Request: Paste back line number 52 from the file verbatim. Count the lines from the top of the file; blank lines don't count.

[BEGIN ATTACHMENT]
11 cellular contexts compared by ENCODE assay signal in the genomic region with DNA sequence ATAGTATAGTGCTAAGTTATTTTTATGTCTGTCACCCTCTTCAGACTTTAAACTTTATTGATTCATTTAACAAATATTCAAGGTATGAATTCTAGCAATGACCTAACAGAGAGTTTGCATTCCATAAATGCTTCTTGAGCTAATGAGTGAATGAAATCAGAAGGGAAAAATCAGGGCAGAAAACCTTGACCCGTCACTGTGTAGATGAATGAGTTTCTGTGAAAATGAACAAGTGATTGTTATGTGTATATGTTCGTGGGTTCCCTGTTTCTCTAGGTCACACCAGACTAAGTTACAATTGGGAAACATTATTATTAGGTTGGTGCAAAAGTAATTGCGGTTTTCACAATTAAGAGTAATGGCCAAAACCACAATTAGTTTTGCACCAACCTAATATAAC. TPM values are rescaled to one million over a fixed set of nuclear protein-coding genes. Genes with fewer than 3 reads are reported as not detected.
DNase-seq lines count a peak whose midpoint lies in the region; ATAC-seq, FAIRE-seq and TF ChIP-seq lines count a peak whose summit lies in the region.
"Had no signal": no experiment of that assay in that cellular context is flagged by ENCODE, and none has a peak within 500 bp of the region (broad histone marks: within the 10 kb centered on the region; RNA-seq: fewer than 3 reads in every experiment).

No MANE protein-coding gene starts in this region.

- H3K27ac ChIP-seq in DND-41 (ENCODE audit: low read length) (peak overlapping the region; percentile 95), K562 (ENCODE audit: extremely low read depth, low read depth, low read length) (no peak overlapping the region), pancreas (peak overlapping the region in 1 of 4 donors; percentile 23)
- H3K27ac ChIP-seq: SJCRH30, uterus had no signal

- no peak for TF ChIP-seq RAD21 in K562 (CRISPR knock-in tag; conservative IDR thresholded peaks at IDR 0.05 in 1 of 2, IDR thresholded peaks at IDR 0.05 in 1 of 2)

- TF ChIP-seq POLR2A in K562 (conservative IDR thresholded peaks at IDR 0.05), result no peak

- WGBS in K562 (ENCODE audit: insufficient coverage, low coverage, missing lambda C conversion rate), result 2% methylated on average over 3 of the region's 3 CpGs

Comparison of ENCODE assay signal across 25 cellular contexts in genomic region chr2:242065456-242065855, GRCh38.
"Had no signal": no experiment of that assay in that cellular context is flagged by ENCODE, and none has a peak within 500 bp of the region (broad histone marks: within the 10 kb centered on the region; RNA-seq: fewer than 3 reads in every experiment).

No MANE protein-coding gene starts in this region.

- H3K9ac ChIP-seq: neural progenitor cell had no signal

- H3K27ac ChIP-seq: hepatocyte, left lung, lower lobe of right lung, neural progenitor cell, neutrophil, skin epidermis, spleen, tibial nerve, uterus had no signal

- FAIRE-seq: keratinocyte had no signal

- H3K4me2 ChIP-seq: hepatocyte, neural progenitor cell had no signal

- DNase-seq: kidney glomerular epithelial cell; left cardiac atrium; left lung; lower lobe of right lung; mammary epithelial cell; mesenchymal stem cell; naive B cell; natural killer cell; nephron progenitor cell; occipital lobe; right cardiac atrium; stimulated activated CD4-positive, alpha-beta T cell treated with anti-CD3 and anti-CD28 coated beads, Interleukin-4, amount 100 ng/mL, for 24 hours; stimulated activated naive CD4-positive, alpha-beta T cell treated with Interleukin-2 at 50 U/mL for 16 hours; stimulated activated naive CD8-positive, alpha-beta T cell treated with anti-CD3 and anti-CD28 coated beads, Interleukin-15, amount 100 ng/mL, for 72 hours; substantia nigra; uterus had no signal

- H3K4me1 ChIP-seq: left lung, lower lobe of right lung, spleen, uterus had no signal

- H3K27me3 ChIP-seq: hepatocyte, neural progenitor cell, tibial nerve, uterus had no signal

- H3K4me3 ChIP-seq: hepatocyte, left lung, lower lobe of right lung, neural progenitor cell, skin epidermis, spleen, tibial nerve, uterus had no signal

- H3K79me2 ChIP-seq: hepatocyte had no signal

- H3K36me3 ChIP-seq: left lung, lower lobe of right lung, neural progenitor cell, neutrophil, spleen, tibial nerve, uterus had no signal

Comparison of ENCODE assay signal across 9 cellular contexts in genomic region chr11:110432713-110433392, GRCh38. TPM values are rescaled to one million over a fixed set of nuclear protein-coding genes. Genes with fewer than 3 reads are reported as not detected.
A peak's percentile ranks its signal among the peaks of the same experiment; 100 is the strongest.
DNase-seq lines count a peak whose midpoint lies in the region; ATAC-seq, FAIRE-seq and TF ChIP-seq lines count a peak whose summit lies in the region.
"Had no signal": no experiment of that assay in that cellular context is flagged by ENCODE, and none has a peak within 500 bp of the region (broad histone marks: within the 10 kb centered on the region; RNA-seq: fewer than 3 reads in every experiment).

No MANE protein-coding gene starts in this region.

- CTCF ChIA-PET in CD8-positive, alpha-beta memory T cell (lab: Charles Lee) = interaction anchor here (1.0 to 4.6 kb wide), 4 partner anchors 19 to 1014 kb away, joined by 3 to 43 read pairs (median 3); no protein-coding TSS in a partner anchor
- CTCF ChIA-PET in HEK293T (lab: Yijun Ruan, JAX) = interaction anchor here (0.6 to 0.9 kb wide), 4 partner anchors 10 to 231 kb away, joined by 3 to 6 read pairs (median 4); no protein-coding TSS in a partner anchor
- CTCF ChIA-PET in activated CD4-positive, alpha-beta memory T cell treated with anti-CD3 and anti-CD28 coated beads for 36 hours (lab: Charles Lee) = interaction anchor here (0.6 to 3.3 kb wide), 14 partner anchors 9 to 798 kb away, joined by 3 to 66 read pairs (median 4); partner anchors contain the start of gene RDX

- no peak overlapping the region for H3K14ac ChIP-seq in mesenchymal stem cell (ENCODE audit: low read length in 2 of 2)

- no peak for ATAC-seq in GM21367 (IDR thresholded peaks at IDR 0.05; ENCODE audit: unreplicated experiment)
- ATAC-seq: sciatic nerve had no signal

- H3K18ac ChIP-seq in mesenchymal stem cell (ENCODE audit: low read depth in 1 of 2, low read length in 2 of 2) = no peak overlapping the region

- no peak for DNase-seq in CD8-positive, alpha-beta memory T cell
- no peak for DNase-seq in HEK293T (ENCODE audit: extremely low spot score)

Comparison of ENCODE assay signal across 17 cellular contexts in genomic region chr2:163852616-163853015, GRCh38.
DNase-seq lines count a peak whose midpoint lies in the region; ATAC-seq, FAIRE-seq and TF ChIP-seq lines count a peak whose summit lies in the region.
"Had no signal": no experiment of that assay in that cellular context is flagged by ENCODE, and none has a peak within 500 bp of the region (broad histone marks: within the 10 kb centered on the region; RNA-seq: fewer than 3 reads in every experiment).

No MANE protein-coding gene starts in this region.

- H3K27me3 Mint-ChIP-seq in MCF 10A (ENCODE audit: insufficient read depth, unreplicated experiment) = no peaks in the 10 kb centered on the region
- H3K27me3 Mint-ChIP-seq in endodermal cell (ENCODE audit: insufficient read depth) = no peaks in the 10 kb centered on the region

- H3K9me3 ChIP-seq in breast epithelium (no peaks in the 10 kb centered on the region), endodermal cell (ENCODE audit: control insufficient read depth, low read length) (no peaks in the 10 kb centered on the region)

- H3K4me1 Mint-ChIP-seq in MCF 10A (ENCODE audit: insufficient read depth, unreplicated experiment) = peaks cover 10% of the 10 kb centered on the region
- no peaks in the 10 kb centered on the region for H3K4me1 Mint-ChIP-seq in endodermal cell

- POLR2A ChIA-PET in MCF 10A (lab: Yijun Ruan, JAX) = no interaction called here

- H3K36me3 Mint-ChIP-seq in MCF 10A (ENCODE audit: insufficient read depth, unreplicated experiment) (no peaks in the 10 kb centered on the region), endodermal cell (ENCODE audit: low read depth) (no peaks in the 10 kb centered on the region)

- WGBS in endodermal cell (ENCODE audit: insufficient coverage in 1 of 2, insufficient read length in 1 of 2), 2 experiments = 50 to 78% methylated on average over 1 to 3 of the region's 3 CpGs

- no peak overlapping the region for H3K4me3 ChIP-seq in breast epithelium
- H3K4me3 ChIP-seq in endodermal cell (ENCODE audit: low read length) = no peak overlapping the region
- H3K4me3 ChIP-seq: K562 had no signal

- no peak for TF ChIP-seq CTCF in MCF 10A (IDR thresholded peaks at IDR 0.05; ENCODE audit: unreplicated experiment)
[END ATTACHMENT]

- no peak for TF ChIP-seq CTCF in MCF 10A (IDR thresholded peaks at IDR 0.05; ENCODE audit: unreplicated experiment)